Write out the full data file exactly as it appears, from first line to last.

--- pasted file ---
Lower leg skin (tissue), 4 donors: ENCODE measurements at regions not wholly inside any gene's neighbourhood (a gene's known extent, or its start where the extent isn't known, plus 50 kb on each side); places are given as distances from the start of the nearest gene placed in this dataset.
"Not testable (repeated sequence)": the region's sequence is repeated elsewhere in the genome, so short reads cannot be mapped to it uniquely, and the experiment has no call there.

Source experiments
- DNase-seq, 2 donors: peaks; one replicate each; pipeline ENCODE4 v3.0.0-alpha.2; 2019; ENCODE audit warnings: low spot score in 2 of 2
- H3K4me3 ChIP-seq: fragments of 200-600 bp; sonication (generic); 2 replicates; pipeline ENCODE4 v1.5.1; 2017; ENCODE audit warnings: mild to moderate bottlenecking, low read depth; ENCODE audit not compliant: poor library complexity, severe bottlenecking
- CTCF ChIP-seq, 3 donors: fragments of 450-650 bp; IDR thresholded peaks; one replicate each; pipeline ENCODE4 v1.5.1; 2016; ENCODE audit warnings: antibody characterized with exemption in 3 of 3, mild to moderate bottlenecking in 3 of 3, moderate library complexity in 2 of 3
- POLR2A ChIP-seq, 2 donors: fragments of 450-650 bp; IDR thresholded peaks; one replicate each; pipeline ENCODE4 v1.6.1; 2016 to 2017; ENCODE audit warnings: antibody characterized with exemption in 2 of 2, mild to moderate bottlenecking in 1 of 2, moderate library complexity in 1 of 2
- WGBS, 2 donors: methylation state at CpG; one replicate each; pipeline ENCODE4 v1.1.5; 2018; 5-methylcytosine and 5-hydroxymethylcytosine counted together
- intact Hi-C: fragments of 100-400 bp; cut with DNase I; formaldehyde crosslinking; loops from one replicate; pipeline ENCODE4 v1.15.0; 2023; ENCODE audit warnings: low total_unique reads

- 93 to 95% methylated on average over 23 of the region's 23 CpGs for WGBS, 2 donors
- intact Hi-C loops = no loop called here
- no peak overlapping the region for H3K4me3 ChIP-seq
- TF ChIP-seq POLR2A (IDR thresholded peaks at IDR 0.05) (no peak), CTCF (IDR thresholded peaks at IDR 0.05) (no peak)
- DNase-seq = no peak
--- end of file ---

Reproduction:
Lower leg skin (tissue), 4 donors: ENCODE measurements at regions not wholly inside any gene's neighbourhood (a gene's known extent, or its start where the extent isn't known, plus 50 kb on each side); places are given as distances from the start of the nearest gene placed in this dataset.
"Not testable (repeated sequence)": the region's sequence is repeated elsewhere in the genome, so short reads cannot be mapped to it uniquely, and the experiment has no call there.

Source experiments
- DNase-seq, 2 donors: peaks; one replicate each; pipeline ENCODE4 v3.0.0-alpha.2; 2019; ENCODE audit warnings: low spot score in 2 of 2
- H3K4me3 ChIP-seq: fragments of 200-600 bp; sonication (generic); 2 replicates; pipeline ENCODE4 v1.5.1; 2017; ENCODE audit warnings: mild to moderate bottlenecking, low read depth; ENCODE audit not compliant: poor library complexity, severe bottlenecking
- CTCF ChIP-seq, 3 donors: fragments of 450-650 bp; IDR thresholded peaks; one replicate each; pipeline ENCODE4 v1.5.1; 2016; ENCODE audit warnings: antibody characterized with exemption in 3 of 3, mild to moderate bottlenecking in 3 of 3, moderate library complexity in 2 of 3
- POLR2A ChIP-seq, 2 donors: fragments of 450-650 bp; IDR thresholded peaks; one replicate each; pipeline ENCODE4 v1.6.1; 2016 to 2017; ENCODE audit warnings: antibody characterized with exemption in 2 of 2, mild to moderate bottlenecking in 1 of 2, moderate library complexity in 1 of 2
- WGBS, 2 donors: methylation state at CpG; one replicate each; pipeline ENCODE4 v1.1.5; 2018; 5-methylcytosine and 5-hydroxymethylcytosine counted together
- intact Hi-C: fragments of 100-400 bp; cut with DNase I; formaldehyde crosslinking; loops from one replicate; pipeline ENCODE4 v1.15.0; 2023; ENCODE audit warnings: low total_unique reads

- 93 to 95% methylated on average over 23 of the region's 23 CpGs for WGBS, 2 donors
- intact Hi-C loops = no loop called here
- no peak overlapping the region for H3K4me3 ChIP-seq
- TF ChIP-seq POLR2A (IDR thresholded peaks at IDR 0.05) (no peak), CTCF (IDR thresholded peaks at IDR 0.05) (no peak)
- DNase-seq = no peak